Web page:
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FCC Urged To Address 'Bleak' State of Industry

Media consolidation has shut out new entrants to the communications market by raising the cost of owning broadcast entities and sending minority ownership in a tailspin, Federal Communications Commission member Michael Copps acknowledged at the agency’s historic hearings held in New York City July 29 and July 30.

“The tsunami of media consolidation this country has been going through has been bad, very bad, for minority and female-ownership [of media],” said Copps, citing recent data that puts ownership level by minorities of 3% of television and only over 7% of radio stations.

The two-day back-to-back sessions touched on minority media ownership and on public safety communications, and were held in Harlem and Brooklyn, respectively.

The forum on minority media ownership featured a mixed group of Hispanic, African-American and women radio and TV owners, who asked a group of FCC officials, including chairman Kevin Martin, to address what some of them called the “bleak state of minority ownership.”

At Tuesday’s hearing, the FCC heard testimony from media owners and financial experts about the challenges and opportunities facing women and minorities in gaining access to capital necessary to diversity media ownership, content and employment.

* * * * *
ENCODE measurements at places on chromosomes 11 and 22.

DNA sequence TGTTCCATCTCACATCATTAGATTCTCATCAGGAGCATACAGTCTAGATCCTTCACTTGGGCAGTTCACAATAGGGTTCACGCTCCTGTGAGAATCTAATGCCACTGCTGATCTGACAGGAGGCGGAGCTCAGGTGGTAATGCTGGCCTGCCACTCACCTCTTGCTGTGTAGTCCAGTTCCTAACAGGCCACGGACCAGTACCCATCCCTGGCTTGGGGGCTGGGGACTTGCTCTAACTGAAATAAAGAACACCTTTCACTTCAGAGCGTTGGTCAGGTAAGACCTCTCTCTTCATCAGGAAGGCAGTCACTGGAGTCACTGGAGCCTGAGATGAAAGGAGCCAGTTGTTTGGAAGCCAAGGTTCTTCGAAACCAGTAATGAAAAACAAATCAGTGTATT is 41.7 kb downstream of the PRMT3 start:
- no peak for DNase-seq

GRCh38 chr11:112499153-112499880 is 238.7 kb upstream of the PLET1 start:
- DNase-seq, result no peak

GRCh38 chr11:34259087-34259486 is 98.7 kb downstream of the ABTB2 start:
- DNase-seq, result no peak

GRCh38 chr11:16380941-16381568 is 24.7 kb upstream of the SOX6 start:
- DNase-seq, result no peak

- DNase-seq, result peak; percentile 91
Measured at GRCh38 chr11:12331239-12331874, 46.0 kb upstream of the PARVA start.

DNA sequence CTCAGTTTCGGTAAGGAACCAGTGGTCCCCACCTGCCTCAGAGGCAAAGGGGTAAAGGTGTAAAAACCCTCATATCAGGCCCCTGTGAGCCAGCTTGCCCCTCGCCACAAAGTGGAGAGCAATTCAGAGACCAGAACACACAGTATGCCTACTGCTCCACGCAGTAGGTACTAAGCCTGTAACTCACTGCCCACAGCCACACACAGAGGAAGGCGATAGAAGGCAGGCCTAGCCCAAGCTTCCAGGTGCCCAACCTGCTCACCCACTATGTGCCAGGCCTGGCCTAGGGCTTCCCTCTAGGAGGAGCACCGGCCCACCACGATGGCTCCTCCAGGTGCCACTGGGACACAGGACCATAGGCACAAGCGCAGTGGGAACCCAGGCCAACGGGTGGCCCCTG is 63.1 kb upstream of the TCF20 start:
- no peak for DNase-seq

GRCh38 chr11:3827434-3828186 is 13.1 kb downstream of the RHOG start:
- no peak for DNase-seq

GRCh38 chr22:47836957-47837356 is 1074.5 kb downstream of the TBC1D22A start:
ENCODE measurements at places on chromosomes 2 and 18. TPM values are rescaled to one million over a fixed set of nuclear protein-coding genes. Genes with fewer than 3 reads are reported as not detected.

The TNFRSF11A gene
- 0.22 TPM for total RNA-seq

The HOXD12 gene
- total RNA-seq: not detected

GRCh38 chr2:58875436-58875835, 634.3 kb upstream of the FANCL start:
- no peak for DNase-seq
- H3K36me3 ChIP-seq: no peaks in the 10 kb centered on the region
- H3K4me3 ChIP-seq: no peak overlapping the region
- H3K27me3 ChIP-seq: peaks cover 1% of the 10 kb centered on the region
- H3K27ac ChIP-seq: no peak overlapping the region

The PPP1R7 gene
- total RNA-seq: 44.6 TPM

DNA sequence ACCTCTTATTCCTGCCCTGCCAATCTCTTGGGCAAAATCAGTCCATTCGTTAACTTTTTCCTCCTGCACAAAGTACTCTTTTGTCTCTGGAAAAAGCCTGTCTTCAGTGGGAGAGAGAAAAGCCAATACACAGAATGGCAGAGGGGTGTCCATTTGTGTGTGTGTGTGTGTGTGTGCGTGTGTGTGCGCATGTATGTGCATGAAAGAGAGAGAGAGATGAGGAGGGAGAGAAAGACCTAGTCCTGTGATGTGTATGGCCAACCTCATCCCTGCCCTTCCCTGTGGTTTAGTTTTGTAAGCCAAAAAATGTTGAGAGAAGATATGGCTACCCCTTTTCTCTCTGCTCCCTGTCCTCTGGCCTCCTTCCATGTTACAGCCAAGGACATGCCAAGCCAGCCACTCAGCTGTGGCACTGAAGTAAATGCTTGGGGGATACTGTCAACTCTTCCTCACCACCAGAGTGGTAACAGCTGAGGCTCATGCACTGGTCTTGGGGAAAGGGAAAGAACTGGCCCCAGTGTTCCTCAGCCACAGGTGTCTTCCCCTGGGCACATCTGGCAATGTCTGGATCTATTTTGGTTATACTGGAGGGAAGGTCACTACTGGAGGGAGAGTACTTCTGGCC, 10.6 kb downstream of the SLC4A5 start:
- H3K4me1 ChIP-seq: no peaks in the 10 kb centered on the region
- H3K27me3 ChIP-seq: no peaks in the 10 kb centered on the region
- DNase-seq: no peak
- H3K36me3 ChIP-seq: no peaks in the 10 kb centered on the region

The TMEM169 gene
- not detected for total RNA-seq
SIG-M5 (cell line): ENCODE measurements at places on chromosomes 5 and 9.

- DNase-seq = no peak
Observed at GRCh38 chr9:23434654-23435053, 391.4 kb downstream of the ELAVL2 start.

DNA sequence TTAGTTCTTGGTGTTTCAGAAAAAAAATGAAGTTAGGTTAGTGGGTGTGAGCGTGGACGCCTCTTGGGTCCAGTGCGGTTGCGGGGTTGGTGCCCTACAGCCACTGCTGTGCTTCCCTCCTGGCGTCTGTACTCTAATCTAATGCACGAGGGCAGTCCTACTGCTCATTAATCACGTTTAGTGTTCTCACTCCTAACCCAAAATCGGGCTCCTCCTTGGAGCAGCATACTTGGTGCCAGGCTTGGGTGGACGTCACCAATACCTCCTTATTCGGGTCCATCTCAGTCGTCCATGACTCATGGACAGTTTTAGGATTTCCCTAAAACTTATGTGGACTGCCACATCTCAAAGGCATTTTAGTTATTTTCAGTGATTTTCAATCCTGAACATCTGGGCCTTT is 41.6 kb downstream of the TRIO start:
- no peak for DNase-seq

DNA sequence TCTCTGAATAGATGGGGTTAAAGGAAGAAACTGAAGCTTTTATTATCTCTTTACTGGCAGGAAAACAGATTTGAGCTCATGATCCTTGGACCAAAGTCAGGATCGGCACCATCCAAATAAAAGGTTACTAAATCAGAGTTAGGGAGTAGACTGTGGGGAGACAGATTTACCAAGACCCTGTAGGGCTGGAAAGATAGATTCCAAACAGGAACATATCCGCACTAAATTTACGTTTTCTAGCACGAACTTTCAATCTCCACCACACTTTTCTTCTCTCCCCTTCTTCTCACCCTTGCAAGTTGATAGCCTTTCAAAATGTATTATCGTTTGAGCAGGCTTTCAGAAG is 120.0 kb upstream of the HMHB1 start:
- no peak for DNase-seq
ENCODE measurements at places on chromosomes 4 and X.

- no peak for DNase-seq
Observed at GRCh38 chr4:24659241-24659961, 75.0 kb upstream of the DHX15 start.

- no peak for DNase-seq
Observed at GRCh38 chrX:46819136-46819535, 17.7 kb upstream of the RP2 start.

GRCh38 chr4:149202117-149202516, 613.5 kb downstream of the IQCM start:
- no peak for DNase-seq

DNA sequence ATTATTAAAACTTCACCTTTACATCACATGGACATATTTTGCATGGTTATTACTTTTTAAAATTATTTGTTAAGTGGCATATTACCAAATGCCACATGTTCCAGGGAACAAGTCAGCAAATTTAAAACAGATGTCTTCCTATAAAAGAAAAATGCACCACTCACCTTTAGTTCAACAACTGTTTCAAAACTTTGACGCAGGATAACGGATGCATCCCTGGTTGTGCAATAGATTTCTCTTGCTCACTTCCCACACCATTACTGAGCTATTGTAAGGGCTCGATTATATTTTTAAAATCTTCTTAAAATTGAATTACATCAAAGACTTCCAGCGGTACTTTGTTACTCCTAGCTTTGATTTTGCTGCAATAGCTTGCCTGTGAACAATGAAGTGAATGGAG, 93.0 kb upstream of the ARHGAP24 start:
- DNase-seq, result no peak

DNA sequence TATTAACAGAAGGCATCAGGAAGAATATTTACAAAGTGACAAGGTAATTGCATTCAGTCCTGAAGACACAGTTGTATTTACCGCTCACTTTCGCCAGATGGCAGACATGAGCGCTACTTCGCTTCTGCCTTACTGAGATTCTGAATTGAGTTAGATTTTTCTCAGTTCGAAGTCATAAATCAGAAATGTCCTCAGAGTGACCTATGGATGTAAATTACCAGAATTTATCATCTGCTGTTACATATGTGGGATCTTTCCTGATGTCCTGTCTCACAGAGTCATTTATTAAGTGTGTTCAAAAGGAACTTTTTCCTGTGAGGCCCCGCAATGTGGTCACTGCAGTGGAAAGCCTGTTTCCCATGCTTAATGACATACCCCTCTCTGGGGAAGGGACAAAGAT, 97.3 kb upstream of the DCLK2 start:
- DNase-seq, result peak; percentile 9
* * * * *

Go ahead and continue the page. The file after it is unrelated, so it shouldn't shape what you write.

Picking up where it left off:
Raúl Alarcón, the CEO of Spanish Broadcasting System, took the podium to briefly state what he said is the single most important thing for minority-owned media properties such as his: “I urge you to undertake whatever steps necessary to bring back the tax certificate,” he told the FCC.

“That would be the one critical object. But bring back a healthy one, not a diluted one; one that brings minorities to own broadcast stations.” Alarcón was referring to the tax policy eliminated in 1995 that used the market-based incentive of deferral of capital gains to encourage owners of broadcast and cable properties to sell them to minorities. These certificates were also issued to investors who provided start-up capital of minority-controlled companies. “Our company started 25 years ago here in New York City, and what made that possible was the tax certificate.”

On this topic, commissioner Jonathan Adelstein acknowledged that since 1978 there has been no increase in minority ownership [of broadcast stations] and in fact “we have seen a drop of 70% of African-American-owned stations only,” he said. He did not elaborate though on specific plans as to how the FCC plans to address the issue.

For her part Mayela Rosales, owner of WTPH Channel 14 in Ft. Myers/Naples, addressed the FCC requesting “must-carry status” for low power TV stations as a way to secure their continuing operations and much needed revenue. Adding that low power TV stations have been treated as ‘second class citizens’ Rosales, whose network is an affiliate of Azteca America, also took aim at media consolidation. “Too much of today’s programming is controlled by a handful of huge media conglomerates,” said Rosales.

The back-to-back sessions were held in Harlem on minority media ownership and in Brooklyn on public safety communications and were made available in their entirety on HITN-TV video platform.